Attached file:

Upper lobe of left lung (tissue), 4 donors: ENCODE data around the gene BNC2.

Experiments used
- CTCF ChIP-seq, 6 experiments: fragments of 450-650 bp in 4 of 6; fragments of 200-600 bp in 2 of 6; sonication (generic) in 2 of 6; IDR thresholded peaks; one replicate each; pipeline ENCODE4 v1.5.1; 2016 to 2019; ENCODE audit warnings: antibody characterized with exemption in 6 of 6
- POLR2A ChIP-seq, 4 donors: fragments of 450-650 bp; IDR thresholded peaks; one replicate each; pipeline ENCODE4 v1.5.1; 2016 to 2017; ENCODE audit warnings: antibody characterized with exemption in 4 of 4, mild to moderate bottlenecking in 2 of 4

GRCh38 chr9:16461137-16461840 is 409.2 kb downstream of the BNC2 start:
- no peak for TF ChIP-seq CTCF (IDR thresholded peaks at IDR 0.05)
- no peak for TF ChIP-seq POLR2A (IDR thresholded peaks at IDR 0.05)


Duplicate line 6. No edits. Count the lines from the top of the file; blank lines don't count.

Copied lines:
- no peak for TF ChIP-seq CTCF (IDR thresholded peaks at IDR 0.05)